What does power of a test depend on? the statistical test being used size of test (alpha) variability of observations (sigma^2) H1 (size of diff 'triangle')
What does symbol triangle* represent? The clinically relevant difference in a gauss test per say
One & two sample one sided gauss test Used to determine sample size
Epidemiology Study of distributions and determinants of disease in human populations
What are descriptive studies used for? Generating research hypotheses and resource allocation Gaining info regarding disease frequency in populations Info on distributions - age, geography, time, etc
Disease Determinants aka risk factors Factors precipitating disease (biological or enviro or social)
Target population Population about which we wish to draw inferences for
Study population Population from which data is collected
Generalisability Whether can use study population results to draw accurate conclusions about target pop
Factors affecting study sample choice generalisability of results trading off with availability and cost opportunistic sample is readily identifiable and likely to be cooperative Preference is a random sample of target population
Routinely collected data A source for data in epidemiological studies. E.g. hospital data bases, birth/death registers, census data)
Sources for data in epidemiological studies routinely collected data data purposely collected by investigators via surveys and follow up
Purpose of routinely collected data vital to monitor public health and health planning can use to investigate possible associations between routinely available attributes and rate of indecence from a particular disease
Con of routinely collected data May be of limited quality - subject to regional variation and often dont contain required individual level info.
Limits of routinely collected data Coverage - difficult to define morbidity so incomplete coverage Accuracy - diagnosis of cause of death and illness can be wrong Availability - confidential safe guards may limit data availability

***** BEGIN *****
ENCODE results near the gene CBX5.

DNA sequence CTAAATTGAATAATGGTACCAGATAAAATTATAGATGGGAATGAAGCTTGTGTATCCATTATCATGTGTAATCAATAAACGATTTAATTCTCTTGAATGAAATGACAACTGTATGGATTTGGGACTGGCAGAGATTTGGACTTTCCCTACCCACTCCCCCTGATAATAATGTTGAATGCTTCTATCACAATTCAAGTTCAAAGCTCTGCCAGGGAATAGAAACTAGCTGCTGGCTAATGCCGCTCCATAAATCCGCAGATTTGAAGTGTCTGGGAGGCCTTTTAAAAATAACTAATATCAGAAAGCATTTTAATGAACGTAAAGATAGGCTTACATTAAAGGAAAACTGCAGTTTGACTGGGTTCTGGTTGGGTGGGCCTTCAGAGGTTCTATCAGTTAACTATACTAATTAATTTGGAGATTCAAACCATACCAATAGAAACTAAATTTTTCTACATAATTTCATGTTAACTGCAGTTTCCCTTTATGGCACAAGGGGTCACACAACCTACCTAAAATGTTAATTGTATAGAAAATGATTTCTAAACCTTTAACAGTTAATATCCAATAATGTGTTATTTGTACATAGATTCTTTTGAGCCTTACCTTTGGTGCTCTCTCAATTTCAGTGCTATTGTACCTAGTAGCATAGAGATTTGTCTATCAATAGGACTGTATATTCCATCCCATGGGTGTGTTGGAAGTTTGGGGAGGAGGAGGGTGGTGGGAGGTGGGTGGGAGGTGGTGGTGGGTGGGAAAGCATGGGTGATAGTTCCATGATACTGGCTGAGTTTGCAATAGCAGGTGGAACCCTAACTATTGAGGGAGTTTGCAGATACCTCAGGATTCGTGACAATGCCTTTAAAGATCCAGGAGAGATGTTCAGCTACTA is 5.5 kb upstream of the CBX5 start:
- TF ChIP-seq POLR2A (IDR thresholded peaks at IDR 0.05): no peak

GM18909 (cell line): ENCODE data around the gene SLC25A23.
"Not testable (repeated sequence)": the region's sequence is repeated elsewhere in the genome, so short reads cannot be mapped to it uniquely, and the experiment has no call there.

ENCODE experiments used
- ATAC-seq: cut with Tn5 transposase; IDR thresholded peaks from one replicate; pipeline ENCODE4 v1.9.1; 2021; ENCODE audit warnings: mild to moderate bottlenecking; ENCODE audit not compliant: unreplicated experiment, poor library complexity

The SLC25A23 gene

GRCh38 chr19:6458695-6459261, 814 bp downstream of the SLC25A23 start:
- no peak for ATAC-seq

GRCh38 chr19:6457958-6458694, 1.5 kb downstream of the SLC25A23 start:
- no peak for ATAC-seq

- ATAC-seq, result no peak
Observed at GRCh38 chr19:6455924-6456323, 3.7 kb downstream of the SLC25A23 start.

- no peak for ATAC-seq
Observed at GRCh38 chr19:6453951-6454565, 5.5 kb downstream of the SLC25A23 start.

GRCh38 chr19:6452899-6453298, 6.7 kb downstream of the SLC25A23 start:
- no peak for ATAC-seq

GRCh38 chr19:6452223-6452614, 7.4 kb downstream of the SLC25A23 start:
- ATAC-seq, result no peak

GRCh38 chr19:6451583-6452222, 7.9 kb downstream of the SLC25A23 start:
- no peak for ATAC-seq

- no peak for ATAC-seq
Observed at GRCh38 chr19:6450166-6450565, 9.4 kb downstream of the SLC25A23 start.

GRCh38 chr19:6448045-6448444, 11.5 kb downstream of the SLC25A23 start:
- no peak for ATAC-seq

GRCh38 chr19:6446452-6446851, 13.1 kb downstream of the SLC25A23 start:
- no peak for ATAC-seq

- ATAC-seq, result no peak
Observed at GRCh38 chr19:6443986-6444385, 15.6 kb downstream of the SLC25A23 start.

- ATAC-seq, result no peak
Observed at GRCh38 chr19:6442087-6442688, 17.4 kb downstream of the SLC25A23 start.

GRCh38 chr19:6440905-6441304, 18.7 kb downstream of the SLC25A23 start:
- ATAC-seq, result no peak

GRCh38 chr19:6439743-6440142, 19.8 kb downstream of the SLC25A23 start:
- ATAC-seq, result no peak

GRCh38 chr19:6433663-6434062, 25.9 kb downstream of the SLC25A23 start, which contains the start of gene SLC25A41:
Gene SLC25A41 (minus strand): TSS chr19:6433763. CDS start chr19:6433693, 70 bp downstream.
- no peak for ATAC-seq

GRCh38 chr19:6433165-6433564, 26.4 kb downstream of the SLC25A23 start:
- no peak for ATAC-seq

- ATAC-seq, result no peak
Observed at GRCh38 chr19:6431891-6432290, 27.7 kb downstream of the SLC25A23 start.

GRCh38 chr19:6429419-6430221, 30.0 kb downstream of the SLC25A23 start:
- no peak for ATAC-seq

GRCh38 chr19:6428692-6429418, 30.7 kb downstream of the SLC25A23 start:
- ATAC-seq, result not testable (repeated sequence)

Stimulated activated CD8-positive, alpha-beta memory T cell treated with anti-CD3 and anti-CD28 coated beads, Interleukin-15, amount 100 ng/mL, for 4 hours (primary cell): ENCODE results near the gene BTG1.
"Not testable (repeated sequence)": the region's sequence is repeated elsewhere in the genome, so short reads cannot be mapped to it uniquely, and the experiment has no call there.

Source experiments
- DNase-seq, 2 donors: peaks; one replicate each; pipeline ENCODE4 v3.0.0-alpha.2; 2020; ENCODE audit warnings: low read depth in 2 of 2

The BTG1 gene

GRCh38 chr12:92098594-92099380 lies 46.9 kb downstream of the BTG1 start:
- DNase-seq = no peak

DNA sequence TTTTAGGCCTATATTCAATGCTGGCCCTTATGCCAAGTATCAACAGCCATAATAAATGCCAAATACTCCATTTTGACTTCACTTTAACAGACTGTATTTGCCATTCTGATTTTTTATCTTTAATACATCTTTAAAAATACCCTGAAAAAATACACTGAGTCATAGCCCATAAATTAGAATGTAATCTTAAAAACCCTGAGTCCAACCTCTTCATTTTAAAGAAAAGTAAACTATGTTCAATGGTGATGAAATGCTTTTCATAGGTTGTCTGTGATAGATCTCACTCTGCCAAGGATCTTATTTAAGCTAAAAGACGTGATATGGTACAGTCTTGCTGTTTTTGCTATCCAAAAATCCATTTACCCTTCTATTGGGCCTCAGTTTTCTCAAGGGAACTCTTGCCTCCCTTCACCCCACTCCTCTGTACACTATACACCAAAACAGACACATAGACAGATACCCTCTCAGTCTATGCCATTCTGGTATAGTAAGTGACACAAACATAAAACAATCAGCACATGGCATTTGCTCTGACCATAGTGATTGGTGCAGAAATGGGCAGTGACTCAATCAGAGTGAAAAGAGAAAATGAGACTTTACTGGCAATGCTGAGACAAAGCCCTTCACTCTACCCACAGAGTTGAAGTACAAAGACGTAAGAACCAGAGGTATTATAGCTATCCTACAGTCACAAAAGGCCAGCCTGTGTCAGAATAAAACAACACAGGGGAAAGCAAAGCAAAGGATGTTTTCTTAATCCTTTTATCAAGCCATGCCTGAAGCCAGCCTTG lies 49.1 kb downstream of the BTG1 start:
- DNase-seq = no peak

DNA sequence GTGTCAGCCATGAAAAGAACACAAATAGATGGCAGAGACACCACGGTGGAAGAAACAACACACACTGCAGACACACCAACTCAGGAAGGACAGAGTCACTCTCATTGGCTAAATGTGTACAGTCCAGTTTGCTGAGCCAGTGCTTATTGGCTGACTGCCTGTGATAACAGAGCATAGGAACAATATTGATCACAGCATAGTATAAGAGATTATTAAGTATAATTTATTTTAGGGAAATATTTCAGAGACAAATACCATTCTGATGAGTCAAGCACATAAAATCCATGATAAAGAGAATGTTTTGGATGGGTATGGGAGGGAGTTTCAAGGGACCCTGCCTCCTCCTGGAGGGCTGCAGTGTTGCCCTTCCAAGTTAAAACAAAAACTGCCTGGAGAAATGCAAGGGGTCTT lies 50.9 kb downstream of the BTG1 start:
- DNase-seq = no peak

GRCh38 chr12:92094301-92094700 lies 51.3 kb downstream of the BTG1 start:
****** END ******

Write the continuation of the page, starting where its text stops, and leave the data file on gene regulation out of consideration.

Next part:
Reasons for incomplete coverage of routinely collected data Inconsistent reporting of infectious diseases by practitioners and cancer registers may miss non hospital cases
Disease Iceberg moving down it, cases increase but severity decreases died, hospital, GP, self report, population screening
Incidence (I) of disease number of new cases of disease within a specified time period
Prevalence (P) of disease number of existing cases of disease at particular point of time. Probabiity of disease prior to seeing test result. (a+c)/N
Calculation for incidence of disease number of develop disease in specified time period / sum of length of time in which each person in population is at risk for
Calculation for prevalence of disease number with disease at time t / number in population at risk at time t
Person-time of observation Total observation time. Often express as person-years. Used for incidence rates.
Purpose of prevalence measures better for descriptive studies than analytical, suggests possible causes
Purpose of incidence measures Better to study as can establish sequence of events. Not susceptible to bias by survival
Cumulative Incidence Risk Alternative measure of disease occurance. Calculate: number of people who get disease in specified period / number of people free of disease at beginning of period. Is the risk of developing a disease.